Lord Fool To The Rescue

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Lord Fool is really Leland Wescott, the Duke of Stromburg. Young though he is, he is a decorated war hero, having saved many of his men from being burned to death in a building fire. Unfortunately, he did so by holding them at gunpoint so that they could not run foolishly into the conflagration to try and save mates who were already beyond help.

The military may have thought he saved a significant number of lives, but the peerage thought his actions dishonorable. Dubbed “Lord Fool” behind his back, Stromburg spends his days trying to keep his land and crop holdings from the grasping clutches of the Duke of Redmond and feeling like the fool he is called.

When Baron Ledford offers his stepdaughter, Tempest MacIntyre, up for auction as a one-night stand, Stromburg receives an invitation to bid. Infuriated at the Baron’s gall, he goes to warn Tempest of her guardian’s lies about an arranged “wedding.” Though used to the stepfather’s cruelty, the depths of this particular depravity take her aback. And now she understands why so many men are walking around her in the park, looking her over as they would a horse up for sale.

Though thankful for the warning, Tempest assures Stromburg that she has already made arrangement to escape the man’s clutches. She also assures him that, with the new developments, she will be gone before the morning and before the stepfather can turn her into damaged goods.

Well, as you can imagine, the best laid plans, etc. etc…So, for the remainder of this 70-some page short story, we witness the “gone astray” parts from the viewpoints of Tempest as she tries to flee and Stromburg as he tries to protect and save her.

L. L. Muir crafts in this Regency entry, a scenario that alternates tension and fear with bouts of tongue-in-cheek, laugh out loud, tears down the face humor. The scenes involving the auction, the attempt to flee, and the transfer of “goods” to the winner of the auction are all quite seriously plotted. And, as such, the comedy that seems to pop up out of nowhere is both a relief and a true delight.

This short story is not deemed a prequel to any of Muir’s current series. However, numerous and intriguing hooks exist that could lead to future works or even a series should Muir choose to do so.

Cover Art From Goodreads


Rules of Prey

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Three characters control the outcome of this story. One is a cop, one is a lawyer and one is a television reporter. Each one is ruthless, manipulative, vicious, highly intelligent, a player and a killer of either body or soul.

Lucas Davenport is the cop. He is also a highly successful creator of fantasy/combat computer games. His ability to strategize on the fly, to think multiple steps ahead of the current action and to utilize violence with little remorse makes it difficult for him to play nicely in the sandbox with others not of like mind. Even though his ability to lead a squad of officers is virtually non-existent, he is still one of the most successful vice and homicide detectives in Minneapolis PD’s history.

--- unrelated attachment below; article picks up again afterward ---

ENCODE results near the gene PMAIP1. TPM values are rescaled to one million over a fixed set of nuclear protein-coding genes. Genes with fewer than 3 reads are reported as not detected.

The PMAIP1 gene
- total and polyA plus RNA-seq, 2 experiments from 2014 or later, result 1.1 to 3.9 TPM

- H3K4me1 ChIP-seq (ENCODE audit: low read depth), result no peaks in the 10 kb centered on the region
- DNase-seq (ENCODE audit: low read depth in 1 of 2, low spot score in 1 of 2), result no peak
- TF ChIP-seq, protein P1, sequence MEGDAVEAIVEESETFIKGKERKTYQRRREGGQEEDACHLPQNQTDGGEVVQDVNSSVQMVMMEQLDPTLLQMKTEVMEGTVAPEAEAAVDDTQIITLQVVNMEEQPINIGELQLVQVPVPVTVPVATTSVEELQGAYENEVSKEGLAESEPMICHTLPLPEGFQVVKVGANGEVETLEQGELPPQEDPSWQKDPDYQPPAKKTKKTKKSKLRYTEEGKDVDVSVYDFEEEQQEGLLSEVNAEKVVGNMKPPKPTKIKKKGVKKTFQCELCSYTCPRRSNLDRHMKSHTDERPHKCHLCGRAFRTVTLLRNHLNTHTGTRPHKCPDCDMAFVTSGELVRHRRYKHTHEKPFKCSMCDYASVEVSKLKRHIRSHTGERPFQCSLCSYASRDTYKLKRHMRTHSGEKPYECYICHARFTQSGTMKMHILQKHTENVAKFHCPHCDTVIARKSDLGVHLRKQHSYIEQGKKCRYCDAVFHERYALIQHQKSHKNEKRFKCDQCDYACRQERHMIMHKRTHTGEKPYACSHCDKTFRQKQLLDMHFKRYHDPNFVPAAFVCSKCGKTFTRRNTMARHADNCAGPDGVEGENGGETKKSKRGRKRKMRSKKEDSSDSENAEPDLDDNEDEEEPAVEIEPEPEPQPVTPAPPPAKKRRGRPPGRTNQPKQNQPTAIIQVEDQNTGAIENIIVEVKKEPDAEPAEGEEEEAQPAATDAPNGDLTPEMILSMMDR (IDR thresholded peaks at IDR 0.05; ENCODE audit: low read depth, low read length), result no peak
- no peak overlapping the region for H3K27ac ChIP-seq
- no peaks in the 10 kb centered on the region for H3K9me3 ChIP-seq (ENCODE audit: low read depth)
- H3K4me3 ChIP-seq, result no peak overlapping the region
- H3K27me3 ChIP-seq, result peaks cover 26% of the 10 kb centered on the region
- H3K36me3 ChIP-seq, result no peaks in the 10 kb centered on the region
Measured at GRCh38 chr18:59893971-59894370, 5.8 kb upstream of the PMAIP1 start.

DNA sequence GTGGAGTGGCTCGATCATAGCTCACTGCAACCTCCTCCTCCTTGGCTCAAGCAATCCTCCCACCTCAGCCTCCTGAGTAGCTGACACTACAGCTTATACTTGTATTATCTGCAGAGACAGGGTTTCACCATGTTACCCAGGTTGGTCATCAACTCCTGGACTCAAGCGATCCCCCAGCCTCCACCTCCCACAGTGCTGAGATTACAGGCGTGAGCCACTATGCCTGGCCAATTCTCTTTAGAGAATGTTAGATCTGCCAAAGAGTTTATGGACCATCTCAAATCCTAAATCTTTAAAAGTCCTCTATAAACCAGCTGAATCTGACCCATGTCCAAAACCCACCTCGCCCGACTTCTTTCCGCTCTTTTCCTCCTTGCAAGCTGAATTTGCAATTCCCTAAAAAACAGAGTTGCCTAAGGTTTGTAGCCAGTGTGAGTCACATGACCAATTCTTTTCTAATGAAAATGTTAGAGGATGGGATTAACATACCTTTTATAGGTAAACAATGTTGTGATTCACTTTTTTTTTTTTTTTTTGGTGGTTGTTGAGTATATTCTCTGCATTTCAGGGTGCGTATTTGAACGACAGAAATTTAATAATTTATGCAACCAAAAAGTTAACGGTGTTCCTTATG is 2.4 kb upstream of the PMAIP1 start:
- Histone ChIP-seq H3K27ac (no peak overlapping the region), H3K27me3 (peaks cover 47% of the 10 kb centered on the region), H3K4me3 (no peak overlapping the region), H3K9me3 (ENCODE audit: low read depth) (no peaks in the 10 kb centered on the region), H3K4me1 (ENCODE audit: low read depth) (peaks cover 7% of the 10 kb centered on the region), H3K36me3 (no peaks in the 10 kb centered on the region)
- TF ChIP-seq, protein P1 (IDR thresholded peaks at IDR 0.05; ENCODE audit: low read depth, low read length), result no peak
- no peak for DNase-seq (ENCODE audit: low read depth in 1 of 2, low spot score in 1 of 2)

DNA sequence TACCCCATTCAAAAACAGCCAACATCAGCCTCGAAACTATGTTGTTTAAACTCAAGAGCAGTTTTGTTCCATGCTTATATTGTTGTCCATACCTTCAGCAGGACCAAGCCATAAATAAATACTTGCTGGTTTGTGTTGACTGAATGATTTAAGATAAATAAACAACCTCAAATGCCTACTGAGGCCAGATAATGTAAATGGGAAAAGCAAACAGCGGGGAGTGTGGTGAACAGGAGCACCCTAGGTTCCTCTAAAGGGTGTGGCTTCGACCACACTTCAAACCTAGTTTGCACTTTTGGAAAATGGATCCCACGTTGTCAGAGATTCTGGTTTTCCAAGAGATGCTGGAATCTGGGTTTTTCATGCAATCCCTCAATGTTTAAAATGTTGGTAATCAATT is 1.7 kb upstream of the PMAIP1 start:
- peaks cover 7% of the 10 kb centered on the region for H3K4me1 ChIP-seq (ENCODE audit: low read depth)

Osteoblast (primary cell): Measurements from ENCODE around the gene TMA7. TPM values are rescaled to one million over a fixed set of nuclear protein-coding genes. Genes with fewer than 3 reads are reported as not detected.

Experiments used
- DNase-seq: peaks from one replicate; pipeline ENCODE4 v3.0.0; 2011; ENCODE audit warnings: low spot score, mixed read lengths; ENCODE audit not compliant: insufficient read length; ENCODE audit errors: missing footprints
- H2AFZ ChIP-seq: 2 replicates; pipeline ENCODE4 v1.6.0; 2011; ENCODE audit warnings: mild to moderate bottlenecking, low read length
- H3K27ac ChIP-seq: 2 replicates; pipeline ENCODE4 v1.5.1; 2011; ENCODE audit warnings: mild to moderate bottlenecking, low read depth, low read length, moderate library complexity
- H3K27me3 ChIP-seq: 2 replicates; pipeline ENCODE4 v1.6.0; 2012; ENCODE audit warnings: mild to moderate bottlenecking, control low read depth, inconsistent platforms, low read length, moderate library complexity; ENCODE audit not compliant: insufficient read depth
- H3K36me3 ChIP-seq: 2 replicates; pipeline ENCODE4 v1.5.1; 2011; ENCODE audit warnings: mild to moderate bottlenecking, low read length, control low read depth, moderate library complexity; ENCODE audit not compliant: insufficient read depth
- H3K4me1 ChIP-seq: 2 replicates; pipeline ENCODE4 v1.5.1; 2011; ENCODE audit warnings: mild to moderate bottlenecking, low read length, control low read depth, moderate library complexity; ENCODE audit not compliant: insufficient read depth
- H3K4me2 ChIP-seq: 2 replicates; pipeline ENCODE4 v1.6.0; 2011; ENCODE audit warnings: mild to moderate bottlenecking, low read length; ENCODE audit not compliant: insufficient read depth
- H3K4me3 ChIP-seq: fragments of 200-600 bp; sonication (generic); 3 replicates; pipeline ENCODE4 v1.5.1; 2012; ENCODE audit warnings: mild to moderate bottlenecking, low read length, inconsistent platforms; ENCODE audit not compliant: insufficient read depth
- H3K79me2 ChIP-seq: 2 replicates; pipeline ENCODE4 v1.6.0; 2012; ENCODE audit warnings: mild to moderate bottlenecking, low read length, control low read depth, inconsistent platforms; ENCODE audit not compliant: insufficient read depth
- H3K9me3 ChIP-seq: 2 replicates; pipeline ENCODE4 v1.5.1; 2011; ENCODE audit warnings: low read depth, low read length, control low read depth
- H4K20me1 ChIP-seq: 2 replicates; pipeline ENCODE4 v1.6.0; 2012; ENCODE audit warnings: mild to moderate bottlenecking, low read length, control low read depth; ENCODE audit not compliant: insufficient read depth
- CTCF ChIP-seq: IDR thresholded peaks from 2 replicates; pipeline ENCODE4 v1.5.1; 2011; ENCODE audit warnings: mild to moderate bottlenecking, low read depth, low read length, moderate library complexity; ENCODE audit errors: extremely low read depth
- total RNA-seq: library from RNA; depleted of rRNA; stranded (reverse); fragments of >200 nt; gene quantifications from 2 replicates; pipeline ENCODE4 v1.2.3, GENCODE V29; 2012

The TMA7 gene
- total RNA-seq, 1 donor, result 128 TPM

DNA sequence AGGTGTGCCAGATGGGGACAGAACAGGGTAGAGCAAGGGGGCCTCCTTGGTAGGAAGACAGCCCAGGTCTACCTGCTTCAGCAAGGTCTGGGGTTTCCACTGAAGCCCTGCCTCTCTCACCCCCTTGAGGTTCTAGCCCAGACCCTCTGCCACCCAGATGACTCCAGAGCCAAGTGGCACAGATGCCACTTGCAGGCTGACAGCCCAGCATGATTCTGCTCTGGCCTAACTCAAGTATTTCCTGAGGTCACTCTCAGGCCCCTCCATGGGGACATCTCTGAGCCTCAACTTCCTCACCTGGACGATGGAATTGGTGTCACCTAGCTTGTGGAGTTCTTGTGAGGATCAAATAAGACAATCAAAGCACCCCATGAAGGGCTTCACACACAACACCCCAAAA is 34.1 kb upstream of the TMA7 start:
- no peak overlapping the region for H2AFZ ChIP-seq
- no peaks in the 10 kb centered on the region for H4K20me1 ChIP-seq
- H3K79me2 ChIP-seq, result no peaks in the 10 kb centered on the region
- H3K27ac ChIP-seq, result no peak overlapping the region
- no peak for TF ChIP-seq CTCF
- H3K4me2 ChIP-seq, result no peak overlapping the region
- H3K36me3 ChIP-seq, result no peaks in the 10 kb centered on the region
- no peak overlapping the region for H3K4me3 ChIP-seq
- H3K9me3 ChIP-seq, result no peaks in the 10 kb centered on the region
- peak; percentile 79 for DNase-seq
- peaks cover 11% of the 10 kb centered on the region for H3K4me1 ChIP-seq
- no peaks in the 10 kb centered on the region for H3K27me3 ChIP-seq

Now a lieutenant, he is a division of one, a specialist in gathering intel from a vast street network, forwarding the tips and whisperings on to the appropriate squads for follow-up. Keeping his own hours and reporting only to the Chief of Police, he often works a parallel path with the official investigation teams. As a result, to date and still in his early thirties, he has killed five men in the line of duty.

Lucas Davenport is a predator, whether the hunted is a suspected criminal or the next intelligent and attractive woman on his dance card. He despises the first and he respects the other. But the quest for either is still a hunt that has well-established rules of prey.

The lawyer is maddog, one word and spelled in lower-case, but his real name is Louis Vullion. He appears to be that sub-genre of psychopath who is broken from birth. And with parents who were as remote and isolated as the Texas ranch on which he was raised, there appears to have been no chance for repair. He has always known he was “wrong,” and he has willingly chosen to play that hand rather than seek psychological help.

Like Lucas, maddog is adept at gamesmanship. Like Lucas, his strategies are focused on the guilty and the women, even if, to maddog, they are one and the same. Like Lucas, his kill count is at five. And like Lucas, as he demonstrates with each raped and knifed body, he has very distinctive and formulated rules of prey.

Jennifer Carey is the TV reporter, and she has been one of Lucas Davenport’s bed partners for about three years now. At her core, Jennifer is a sociopath. She is one of those media people that adds to the callous reputation of the breed. She uses every tool at her disposal – lies, threats, bribes, blackmail, tears, her gender, even her biological clock – to get what she wants personally or professionally.

And she does so without a single care for the consequences or collateral damage to the people she targets in her stories or in her life. She is every bit as adept at gamesmanship as Lucas and maddog. However, with little sense of ethics, she has few rules to limit her actions, and definitely no defining rules of prey.

In this first entry of the Prey series, which is still in production after nearly 25 years, John Sandford creates, in Lucas Davenport, a character that is atypical within the normal detective genre of its time. As far as timelines go, Davenport is a contemporary of Robert Crais’ Elvis Cole and Robert B. Parker’s Spenser. However, he is a cop rather than a PI, and he works out of the Twin Cities rather than LA. He isn’t witty like Cole or Spenser, and he does not have a lethal sidekick.